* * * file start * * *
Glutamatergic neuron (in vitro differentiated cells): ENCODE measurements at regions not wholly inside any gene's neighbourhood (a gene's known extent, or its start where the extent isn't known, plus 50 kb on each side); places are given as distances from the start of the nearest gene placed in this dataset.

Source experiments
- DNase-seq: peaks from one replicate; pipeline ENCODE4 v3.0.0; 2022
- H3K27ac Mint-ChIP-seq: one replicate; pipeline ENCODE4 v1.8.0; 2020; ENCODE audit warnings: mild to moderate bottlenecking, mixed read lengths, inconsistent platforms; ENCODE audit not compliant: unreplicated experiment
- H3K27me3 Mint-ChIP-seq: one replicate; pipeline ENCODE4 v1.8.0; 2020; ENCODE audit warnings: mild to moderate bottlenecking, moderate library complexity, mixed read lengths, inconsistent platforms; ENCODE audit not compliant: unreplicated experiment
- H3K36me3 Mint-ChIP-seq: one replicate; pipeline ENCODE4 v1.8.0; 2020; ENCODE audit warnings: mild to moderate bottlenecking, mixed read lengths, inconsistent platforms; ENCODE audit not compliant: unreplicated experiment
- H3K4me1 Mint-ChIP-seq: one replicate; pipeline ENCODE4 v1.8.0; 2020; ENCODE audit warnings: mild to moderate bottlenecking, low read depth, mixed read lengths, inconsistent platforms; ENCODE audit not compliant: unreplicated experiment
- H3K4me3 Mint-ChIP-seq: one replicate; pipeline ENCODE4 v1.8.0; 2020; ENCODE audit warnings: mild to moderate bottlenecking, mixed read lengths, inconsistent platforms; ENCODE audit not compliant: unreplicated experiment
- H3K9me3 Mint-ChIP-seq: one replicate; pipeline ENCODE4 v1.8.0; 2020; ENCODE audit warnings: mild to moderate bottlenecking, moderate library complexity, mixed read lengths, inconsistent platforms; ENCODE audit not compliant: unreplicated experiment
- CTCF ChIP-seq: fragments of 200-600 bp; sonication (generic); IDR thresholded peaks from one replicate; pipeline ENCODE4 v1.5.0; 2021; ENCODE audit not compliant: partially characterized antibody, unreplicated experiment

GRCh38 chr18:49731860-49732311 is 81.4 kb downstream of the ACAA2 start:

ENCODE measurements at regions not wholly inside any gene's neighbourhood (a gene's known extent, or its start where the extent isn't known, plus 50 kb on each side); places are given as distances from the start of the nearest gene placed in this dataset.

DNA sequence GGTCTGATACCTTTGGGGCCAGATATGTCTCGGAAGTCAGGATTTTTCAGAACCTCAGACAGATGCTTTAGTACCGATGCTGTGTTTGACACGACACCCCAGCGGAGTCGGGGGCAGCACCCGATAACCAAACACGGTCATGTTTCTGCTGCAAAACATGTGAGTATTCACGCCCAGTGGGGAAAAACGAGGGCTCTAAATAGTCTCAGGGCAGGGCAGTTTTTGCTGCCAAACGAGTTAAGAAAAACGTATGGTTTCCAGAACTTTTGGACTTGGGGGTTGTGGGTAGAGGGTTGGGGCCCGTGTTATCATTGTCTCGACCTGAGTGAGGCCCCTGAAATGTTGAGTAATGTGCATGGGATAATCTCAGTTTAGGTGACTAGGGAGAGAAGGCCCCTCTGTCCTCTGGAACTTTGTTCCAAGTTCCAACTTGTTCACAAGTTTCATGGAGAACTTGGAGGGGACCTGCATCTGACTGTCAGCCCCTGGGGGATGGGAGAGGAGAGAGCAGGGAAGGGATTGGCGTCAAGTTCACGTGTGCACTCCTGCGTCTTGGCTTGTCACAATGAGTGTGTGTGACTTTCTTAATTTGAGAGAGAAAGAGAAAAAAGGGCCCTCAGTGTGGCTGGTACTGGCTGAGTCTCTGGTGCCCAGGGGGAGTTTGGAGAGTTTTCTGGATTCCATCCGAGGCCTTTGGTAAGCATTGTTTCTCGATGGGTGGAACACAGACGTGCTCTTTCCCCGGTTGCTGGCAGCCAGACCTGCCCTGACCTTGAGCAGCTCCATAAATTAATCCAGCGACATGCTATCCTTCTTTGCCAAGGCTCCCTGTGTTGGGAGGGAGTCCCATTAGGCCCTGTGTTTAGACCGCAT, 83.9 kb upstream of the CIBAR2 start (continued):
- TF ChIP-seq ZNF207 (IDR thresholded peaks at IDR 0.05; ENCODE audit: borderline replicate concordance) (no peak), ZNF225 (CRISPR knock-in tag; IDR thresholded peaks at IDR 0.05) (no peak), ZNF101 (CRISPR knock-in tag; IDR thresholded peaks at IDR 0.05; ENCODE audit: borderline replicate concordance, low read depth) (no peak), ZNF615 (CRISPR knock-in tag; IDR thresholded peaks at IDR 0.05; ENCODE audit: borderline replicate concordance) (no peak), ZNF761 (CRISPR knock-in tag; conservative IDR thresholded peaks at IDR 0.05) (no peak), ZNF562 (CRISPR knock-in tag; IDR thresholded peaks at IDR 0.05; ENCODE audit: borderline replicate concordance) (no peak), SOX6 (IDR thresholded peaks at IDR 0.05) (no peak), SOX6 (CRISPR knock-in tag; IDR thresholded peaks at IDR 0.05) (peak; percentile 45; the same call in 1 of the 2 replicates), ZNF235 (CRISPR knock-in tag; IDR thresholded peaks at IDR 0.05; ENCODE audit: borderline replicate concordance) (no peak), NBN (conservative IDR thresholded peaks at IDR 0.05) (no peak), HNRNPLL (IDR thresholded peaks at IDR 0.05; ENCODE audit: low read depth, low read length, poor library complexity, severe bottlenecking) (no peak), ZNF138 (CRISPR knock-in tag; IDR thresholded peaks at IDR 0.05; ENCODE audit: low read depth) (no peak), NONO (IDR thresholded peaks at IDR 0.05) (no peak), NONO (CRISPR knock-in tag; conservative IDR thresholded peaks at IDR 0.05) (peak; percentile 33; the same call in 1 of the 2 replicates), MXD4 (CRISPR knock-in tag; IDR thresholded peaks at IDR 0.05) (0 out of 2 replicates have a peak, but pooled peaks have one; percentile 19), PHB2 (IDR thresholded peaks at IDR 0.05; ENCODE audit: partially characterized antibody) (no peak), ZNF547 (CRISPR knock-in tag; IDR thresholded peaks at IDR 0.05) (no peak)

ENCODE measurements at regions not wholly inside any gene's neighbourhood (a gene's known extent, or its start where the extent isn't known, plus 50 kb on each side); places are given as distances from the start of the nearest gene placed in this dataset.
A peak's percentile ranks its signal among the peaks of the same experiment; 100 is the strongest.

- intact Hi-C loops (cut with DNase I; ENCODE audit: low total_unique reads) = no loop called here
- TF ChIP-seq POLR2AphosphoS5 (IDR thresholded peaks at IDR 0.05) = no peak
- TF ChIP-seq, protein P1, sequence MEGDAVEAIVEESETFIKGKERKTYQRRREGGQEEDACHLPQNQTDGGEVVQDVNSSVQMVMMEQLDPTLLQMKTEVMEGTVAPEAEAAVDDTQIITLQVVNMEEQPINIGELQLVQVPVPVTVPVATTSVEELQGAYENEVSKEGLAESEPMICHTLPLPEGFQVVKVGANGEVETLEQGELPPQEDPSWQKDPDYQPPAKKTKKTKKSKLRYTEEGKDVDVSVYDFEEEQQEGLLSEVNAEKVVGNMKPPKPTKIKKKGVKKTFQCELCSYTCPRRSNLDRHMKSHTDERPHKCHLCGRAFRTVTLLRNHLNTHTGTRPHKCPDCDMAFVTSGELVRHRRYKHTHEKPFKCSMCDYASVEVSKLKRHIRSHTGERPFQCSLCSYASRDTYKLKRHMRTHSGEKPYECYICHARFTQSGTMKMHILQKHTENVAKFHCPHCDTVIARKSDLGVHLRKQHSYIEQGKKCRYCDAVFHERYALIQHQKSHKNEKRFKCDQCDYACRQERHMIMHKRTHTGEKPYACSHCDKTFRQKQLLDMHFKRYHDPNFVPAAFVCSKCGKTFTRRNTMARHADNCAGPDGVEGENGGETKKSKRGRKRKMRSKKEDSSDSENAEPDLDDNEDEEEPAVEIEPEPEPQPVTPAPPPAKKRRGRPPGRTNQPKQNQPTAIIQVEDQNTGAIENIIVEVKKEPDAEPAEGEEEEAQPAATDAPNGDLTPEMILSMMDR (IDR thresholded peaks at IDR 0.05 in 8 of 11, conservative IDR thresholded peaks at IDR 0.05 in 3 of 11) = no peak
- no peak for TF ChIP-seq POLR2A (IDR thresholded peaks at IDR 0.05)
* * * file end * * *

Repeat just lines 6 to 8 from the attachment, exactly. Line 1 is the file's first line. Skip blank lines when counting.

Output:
- H3K36me3 Mint-ChIP-seq: one replicate; pipeline ENCODE4 v1.8.0; 2020; ENCODE audit warnings: mild to moderate bottlenecking, mixed read lengths, inconsistent platforms; ENCODE audit not compliant: unreplicated experiment
- H3K4me1 Mint-ChIP-seq: one replicate; pipeline ENCODE4 v1.8.0; 2020; ENCODE audit warnings: mild to moderate bottlenecking, low read depth, mixed read lengths, inconsistent platforms; ENCODE audit not compliant: unreplicated experiment
- H3K4me3 Mint-ChIP-seq: one replicate; pipeline ENCODE4 v1.8.0; 2020; ENCODE audit warnings: mild to moderate bottlenecking, mixed read lengths, inconsistent platforms; ENCODE audit not compliant: unreplicated experiment